Philippine President issues ASEAN Chairman’s statement

President of the Philippines Rodrigo Duterte issued a Chairman’s statement on April 30.
Philippine President Rodrigo Duterte (second, left). (Photo: VNA)
Philippine President Rodrigo Duterte (second, left). (Photo: VNA)
The 25-page statement mentioned concerns expressed by several ASEAN leaders pertaining to recent happenings in the region and concurrently reiterated the importance of maintaining peace, stability and maritime and overflight security and freedom in the East Sea.

It also reiterated the importance of exercising self-restraint when conducting activities, avoiding actions that could complicate the situation, and pursuing peaceful measures in disputes without threatening or using forces.

The statement, however, had no mention of the ruling of the arbitral tribunal in The Hague, the Netherlands in July 2016. The ruling rejected China’s claims over almost all the East Sea.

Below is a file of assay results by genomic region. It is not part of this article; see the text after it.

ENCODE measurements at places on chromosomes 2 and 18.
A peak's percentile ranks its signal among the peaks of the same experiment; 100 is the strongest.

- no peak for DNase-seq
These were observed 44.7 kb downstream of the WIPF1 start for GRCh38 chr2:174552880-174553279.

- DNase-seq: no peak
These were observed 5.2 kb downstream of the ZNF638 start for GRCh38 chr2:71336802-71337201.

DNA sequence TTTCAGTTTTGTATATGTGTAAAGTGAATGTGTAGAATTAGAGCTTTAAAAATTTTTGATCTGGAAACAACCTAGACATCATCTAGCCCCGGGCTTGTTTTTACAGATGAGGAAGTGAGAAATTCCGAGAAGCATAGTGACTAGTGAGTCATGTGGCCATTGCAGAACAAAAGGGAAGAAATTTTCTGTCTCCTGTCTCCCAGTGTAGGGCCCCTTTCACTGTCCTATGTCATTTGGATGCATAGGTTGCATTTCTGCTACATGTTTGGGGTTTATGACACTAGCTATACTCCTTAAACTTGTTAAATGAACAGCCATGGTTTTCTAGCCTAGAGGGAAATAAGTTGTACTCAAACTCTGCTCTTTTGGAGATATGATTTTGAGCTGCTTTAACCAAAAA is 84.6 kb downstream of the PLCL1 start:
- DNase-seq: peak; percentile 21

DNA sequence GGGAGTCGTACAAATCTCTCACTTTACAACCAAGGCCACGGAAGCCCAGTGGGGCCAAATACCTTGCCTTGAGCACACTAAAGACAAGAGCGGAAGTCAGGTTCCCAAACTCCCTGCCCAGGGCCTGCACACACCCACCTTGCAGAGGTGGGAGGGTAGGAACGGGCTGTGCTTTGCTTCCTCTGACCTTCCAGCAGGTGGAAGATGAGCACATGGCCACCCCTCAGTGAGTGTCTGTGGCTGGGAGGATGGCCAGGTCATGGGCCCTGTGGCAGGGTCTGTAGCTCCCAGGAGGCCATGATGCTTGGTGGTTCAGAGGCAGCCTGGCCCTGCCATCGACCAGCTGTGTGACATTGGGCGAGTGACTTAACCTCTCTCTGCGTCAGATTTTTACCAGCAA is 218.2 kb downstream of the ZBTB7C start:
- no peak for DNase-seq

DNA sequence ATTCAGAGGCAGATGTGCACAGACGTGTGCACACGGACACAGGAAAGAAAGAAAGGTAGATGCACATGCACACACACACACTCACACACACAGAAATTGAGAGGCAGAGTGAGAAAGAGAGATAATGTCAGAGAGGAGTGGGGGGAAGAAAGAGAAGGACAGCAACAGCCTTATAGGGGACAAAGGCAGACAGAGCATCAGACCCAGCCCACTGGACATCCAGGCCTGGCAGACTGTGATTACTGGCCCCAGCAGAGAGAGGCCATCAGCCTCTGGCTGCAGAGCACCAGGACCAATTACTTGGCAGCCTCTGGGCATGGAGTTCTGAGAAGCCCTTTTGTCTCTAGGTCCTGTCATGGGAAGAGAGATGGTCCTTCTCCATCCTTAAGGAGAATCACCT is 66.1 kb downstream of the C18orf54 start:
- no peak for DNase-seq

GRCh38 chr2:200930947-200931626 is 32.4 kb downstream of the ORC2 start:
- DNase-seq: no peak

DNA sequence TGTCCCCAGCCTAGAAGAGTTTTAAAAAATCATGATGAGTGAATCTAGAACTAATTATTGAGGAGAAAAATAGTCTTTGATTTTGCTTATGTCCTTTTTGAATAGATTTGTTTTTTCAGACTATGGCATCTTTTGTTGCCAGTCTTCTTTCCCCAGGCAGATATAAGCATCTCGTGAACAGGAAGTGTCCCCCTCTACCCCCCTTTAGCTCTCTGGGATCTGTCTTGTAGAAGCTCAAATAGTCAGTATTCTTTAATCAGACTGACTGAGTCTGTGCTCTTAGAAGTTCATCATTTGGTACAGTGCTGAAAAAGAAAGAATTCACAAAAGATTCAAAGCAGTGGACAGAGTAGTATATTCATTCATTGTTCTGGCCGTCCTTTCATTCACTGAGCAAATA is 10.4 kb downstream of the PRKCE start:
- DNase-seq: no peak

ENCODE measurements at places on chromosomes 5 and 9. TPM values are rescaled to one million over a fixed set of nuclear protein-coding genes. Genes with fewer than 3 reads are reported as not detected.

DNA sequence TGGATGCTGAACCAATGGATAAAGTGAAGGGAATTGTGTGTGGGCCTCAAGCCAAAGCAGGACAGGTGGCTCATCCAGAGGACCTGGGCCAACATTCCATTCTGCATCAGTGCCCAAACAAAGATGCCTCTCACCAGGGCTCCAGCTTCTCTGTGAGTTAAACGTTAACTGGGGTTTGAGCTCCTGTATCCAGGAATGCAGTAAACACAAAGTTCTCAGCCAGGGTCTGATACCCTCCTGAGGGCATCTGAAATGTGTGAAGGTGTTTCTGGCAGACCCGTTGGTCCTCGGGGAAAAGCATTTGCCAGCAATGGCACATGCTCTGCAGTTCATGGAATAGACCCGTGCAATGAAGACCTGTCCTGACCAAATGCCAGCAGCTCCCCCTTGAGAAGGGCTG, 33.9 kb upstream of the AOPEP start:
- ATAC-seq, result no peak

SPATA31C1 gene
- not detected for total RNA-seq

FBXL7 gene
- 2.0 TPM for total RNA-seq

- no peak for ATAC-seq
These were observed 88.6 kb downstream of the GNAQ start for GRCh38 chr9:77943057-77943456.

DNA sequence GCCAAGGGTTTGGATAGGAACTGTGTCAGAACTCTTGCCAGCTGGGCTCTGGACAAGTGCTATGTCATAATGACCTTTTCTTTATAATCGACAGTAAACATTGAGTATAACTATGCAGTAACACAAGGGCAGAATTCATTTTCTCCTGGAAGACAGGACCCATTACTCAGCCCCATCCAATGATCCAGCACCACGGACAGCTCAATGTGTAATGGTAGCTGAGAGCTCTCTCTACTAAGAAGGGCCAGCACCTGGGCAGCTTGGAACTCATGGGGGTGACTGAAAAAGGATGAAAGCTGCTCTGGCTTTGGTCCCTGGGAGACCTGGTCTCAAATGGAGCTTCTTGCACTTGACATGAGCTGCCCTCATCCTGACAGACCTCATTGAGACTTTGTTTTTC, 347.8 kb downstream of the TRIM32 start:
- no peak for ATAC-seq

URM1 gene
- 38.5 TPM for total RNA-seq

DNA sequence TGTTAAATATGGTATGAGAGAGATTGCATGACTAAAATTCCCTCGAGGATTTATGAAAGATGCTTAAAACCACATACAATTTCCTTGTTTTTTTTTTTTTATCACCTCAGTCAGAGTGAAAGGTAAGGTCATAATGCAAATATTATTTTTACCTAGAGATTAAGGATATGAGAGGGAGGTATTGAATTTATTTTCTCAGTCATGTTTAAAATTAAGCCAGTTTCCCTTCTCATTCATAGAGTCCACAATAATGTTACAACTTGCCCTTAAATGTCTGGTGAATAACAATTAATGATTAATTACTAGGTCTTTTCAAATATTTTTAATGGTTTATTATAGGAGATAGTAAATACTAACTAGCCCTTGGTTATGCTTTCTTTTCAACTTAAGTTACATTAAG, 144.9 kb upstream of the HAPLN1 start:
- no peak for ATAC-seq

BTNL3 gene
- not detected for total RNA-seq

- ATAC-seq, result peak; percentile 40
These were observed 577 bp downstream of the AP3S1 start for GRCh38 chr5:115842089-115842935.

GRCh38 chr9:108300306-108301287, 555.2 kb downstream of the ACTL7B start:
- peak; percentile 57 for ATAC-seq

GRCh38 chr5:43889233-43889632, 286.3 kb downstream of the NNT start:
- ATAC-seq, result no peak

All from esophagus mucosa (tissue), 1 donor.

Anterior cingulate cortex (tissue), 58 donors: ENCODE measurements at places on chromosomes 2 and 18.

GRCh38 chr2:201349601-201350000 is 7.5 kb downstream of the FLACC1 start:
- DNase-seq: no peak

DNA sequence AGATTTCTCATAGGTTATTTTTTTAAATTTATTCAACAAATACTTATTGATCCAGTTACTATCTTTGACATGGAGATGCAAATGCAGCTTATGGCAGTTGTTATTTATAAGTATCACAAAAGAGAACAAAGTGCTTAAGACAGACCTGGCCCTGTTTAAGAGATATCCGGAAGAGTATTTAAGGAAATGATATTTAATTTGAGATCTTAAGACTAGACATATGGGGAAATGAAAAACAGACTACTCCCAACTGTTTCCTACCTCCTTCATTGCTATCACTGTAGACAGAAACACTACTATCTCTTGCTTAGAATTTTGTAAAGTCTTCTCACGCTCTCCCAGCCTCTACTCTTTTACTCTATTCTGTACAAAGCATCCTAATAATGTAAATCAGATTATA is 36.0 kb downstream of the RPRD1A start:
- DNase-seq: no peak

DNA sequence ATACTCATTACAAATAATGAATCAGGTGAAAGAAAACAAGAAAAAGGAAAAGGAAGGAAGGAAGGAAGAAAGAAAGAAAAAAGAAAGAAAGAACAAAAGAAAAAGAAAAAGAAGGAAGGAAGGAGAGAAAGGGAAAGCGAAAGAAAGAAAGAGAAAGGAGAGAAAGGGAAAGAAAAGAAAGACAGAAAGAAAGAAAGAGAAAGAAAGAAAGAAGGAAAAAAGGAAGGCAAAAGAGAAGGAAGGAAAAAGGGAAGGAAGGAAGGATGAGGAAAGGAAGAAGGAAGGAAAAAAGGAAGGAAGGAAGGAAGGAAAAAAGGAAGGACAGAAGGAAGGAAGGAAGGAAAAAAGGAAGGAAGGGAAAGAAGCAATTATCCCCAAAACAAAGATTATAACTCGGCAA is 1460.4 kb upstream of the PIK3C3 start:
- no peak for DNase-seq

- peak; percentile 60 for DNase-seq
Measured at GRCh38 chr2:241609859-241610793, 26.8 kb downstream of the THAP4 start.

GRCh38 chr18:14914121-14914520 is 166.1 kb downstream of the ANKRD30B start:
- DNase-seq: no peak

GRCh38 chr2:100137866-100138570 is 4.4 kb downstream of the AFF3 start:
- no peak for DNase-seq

The 30th Summit of the Association of Southeast Asian Nations (ASEAN) was held in Manila, the Philippines on April 29 with the attendance of leaders of 10 ASEAN member nations.

At the opening session, Duterte underlined the core priorities of the Philippines’ chairmanship, which are building a people-oriented and people-centred ASEAN, maintaining a peaceful and stable region, cooperating in maritime security  and advancing inclusive and innovative-led growth, promoting ASEAN’s resiliency, and promoting ASEAN as a model for regionalism and as a global player.

At the summit, the ASEAN leaders expressed their concerns over the complicated developments, such as the tension related to the Korean Peninsula, militarisation activities in the East Sea, and spreading terrorism threats.

They agreed that ASEAN needs to develop a strong common voice and bring into play its role, thus contributing to the joint efforts to maintain peace, security and stability in the region and the world.

They also reiterated the need to push for the completion of a framework for a Code of Conduct (COC) in the East Sea by mid-year, creating the conditions for the early formulation of an effective COC.

ASEAN groups Brunei, Cambodia, Indonesia, Laos, Malaysia, Myanmar, the Philippines, Singapore, Thailand and Vietnam.

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